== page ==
Mozammel Hoque Chowdhury, secretary general of Bangladesh Passengers’ Welfare Association, said unskilled drivers were a major reason behind the lack of road discipline, as well as fatal accidents.
He also questioned why the authorities concerned had not been able to formulate the guideline for the new law, despite having more than a year’s time.
The newly appointed chairman of BRTA, Dr Kamrul Ahsan, and was unavailable for a comment when Dhaka Tribune tried to contact him, because he is abroad.
When contacted, Sheikh Mohammad Mahbub-e-Rabbani, director at the BRTA, refuted Shajahan’s claim that the BRTA does not have the capacity to implement the law.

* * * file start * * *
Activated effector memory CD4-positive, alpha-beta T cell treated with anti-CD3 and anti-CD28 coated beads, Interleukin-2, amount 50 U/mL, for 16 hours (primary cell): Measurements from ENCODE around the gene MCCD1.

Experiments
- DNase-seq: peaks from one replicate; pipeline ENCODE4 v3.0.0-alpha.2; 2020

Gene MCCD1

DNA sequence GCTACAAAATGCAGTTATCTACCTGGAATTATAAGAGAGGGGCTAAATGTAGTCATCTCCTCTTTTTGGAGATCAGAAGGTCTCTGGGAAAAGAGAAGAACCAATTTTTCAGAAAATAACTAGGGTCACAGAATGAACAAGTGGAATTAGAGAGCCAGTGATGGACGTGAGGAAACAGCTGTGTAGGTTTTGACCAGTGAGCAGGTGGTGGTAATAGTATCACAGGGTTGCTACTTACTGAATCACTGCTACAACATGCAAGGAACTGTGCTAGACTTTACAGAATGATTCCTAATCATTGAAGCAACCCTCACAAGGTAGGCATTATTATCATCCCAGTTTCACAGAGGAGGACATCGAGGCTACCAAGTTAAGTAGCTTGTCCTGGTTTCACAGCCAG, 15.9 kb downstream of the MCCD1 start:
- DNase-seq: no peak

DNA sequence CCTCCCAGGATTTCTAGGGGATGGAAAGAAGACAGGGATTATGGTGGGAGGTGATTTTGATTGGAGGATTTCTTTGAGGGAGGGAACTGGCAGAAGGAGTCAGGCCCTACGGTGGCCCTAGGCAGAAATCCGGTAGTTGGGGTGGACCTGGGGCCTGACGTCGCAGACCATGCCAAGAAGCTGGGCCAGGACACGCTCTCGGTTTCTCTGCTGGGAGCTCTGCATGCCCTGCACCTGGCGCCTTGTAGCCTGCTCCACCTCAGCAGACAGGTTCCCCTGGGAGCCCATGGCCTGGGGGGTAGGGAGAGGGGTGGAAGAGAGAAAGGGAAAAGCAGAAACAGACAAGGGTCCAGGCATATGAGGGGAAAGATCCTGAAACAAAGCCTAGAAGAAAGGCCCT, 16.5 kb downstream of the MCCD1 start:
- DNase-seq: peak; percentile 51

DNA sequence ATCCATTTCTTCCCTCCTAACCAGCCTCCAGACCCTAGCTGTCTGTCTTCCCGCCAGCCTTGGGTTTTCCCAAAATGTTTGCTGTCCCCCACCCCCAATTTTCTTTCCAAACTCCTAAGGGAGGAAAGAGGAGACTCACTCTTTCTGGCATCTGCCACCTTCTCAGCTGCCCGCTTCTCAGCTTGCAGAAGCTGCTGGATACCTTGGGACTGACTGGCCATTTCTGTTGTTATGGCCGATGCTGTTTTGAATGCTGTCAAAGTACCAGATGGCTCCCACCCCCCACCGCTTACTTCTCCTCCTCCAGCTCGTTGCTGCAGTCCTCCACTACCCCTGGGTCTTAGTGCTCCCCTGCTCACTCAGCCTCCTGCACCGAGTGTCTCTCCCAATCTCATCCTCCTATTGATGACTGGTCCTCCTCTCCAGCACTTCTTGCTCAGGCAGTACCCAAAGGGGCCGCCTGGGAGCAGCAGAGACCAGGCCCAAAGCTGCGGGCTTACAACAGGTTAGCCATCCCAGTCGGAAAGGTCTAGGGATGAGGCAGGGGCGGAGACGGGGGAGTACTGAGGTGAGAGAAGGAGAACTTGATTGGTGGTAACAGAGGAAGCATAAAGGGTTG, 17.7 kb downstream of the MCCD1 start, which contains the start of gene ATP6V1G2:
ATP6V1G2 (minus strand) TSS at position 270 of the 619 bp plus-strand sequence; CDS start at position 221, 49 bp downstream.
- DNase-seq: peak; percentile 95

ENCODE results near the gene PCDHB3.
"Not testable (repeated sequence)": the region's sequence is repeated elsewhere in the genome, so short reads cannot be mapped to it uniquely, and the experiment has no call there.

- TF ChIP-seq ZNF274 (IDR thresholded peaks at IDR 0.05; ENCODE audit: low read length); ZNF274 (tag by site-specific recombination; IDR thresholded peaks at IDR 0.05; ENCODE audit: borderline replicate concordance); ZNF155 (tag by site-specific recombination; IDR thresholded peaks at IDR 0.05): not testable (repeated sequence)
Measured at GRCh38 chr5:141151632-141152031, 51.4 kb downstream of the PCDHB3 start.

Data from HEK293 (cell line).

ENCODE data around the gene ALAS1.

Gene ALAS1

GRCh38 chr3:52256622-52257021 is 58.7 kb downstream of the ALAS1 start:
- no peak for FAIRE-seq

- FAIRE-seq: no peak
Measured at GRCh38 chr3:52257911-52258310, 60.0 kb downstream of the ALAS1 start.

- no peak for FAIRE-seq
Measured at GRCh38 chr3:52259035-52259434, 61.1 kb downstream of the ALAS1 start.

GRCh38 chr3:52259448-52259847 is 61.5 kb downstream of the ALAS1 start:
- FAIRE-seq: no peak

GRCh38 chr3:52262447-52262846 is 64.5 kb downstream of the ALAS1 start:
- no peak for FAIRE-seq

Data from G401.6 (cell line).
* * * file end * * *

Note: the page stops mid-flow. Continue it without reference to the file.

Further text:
“The existing team is capable enough to routinely do the task,” he told Dhaka Tribune.
He admitted that it would not be possible to implement the law without the explanations of some of the provisions.
“The rules need to be finalized for the proper execution of some provisions in the law. When the explanations are ready, the implementation will go off without a hitch,” he added.
Asked when the guideline will be finalized, he said: “We have already submitted the draft. The ministry has suggested revision for some sections, which is in progress.”
For now, the BRTA will implement the provisions that do not require the guideline, the BRTA director said.
After years in the making, the draft Road Transport Act was approved by the Cabinet Division on August 6, 2018, following the nationwide student protest that took off on July 29, 2018 after two college students were killed by a speeding bus.